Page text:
The Wilderness Center in Wilmot, Ohio, is the type of place you need to experience first hand to understand just how special it really is. Whether you are a nature lover looking to bird watch, a parent looking for a fun and educational option to engage your child, or someone who just wants to get out and enjoy a scenic walk, The Wilderness Center has something sure to delight and inspire everyone.
My husband and I love to take walks along the gorgeous trails. My boys have enjoyed TWC’s educational programs like children bird watching and music circles. And TWC’s playscape – a child’s wonderland of outdoor and imaginative play, complete with a mud kitchen and a tee-pee – was absolutely my saving grace during my last pregnancy. I could bring the boys to the playscape and let them run wild and free, playing, creating, and imagining, while I sat on a bench and took it all in and chatted to the other, similarly grateful mommas.
In a word, The Wilderness Center is MAGICAL.
Situated in the southwest corner of Stark County, Ohio, TWC sits on over 600 beautiful acres, and serves “To Connect our Community with Nature, Educate People of All Ages, Conserve Natural Resources, and Practice Environmental Stewardship” (source).
I recently had the opportunity to go for a walk and chat with TWC’s Marketing Manager, Sara Brink. It was a beautiful, Ohio-summer day, and while my two boys and husband enjoyed a picnic lunch in one of the pavilions, Brink and I (and baby Beatrice!) strolled along the Pond Trail as she gave me a better picture of all the incredible programs and services TWC offers.
Recently, TWC added several new education employees, which has allowed them to expand their programming, something that, Brink says, they are really excited about.
The programming at TWC falls under three umbrellas: Sprouts is for preschool age kids; Roots & Branches is family programming for all ages; and Oaks is for adults.
“The adult education program has grown exponentially,” said Brink. Classes on how to forage for wild edibles, nature art classes, or a two week course to become an Ohio Certified Volunteer Naturalist, are just a few of the new offerings for adults.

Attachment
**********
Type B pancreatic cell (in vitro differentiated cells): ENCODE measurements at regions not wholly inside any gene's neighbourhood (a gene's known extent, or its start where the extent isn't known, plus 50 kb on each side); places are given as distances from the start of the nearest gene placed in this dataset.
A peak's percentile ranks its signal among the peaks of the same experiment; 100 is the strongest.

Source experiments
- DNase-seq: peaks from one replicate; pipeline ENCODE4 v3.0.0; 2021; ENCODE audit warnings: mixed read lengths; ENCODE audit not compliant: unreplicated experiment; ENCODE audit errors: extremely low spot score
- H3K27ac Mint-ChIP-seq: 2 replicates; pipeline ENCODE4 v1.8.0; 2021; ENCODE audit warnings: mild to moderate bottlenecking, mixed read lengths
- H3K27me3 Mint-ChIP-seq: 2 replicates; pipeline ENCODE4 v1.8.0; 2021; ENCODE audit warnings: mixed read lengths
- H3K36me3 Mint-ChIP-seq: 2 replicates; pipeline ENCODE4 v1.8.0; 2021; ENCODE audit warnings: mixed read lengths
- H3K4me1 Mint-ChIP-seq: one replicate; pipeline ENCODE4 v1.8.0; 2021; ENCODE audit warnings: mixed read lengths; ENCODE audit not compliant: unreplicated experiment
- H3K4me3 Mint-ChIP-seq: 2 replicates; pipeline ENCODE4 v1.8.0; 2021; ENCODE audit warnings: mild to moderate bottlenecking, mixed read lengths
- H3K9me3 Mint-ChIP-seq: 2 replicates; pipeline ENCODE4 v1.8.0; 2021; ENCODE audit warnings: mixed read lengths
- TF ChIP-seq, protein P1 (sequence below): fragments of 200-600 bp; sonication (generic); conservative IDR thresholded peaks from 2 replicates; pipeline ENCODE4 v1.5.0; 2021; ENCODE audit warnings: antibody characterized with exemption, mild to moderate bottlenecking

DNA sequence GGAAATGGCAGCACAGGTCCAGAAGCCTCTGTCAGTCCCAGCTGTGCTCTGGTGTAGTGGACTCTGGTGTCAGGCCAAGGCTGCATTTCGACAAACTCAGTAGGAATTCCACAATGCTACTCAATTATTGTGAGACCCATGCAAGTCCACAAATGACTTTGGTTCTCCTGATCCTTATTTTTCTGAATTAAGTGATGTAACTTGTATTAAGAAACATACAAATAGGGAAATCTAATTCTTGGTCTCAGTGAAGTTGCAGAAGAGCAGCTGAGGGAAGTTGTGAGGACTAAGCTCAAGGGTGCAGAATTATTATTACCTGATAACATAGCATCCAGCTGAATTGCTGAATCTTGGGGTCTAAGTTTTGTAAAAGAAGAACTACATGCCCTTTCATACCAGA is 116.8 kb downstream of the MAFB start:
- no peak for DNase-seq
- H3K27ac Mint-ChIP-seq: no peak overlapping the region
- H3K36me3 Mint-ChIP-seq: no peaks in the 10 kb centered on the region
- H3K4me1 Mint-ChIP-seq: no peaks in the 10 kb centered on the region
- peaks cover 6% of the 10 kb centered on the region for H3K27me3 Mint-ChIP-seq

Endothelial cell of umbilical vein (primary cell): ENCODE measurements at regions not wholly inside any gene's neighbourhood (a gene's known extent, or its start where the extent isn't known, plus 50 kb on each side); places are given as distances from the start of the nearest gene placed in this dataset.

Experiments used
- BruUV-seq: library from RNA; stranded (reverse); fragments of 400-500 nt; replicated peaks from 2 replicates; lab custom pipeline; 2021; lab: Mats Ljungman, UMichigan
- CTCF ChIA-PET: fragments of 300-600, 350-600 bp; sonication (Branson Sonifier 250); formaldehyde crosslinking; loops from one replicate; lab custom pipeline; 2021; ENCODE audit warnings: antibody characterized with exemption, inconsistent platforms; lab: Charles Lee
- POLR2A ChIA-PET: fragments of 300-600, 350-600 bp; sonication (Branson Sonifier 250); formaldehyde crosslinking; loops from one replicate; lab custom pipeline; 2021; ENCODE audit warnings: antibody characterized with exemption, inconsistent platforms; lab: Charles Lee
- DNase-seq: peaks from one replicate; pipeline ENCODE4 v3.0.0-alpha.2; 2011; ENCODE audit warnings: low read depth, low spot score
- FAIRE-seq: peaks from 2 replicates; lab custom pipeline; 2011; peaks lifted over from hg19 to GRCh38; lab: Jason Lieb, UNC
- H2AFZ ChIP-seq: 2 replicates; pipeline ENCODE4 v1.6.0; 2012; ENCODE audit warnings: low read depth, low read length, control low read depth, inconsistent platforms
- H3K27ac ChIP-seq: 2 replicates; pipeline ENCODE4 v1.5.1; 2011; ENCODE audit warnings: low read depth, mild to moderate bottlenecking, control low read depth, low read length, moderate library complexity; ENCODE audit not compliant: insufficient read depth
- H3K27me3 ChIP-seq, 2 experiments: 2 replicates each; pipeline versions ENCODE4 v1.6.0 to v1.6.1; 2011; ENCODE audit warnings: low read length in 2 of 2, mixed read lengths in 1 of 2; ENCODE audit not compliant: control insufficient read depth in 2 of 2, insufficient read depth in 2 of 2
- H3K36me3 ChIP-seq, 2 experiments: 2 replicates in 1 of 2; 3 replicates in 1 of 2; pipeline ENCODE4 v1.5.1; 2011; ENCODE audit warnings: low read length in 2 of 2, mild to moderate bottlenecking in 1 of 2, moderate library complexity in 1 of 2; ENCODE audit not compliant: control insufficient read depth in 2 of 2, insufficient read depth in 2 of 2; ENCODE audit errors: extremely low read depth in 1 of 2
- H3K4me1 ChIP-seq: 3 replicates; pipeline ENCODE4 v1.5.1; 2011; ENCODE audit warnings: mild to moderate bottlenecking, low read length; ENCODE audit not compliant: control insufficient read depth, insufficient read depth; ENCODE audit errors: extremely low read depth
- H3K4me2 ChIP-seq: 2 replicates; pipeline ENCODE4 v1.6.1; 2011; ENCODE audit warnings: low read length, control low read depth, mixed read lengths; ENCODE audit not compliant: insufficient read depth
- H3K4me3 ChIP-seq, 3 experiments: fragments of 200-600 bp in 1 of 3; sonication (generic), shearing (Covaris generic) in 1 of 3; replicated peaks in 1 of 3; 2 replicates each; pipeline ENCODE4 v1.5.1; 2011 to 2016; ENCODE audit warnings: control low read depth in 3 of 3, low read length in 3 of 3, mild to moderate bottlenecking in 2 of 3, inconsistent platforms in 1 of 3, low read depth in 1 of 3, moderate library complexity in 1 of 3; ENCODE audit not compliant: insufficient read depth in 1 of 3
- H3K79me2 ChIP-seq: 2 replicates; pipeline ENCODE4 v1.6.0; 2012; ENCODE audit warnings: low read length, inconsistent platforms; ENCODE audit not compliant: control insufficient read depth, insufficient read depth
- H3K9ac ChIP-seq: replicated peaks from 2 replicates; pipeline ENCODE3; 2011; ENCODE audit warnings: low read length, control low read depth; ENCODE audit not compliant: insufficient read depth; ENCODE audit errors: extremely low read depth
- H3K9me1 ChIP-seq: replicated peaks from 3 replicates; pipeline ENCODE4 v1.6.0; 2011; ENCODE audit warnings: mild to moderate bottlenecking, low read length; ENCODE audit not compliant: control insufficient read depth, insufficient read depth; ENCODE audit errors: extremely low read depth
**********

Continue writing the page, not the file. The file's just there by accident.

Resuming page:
Families can attend classes where they learn about and explore wetlands, spiders, streams, or prairies. Or, like my family did last week, attend the family birding program!
My kids loved learning about Ohio birds, especially when they got to see the felt cut-outs of each bird and compare how they measured up (We were shocked at just how big the Bald Eagle really is!). Theo looked at a feather under a microscope, and loved getting to hold a pair of binoculars on the group bird walk and checking birds he saw off on his “bird bingo.” Oliver enjoyed walking with Miss Lynda, our educator for the day, and pointing out all that he saw.
The Sprouts program also holds story times and play groups, all with the intention of , as Brink put it, getting kids outside to “Engage in imaginary play, get dirty, and explore.”
But, according to Brink, the “Education programs just scratch the surface of TWC’s mission for conservation and stewardship.”
In addition to the 600 plus acres in Wilmot, TWC owns or manages 4,000 acres in 7 Ohio counties. Some of that land has been donated, while other has been purchased because of it’s high conservation value. TWC also partners with local land owners to do an eco assessment of their land and then come along side the owners to help protect, preserve, and improve the property.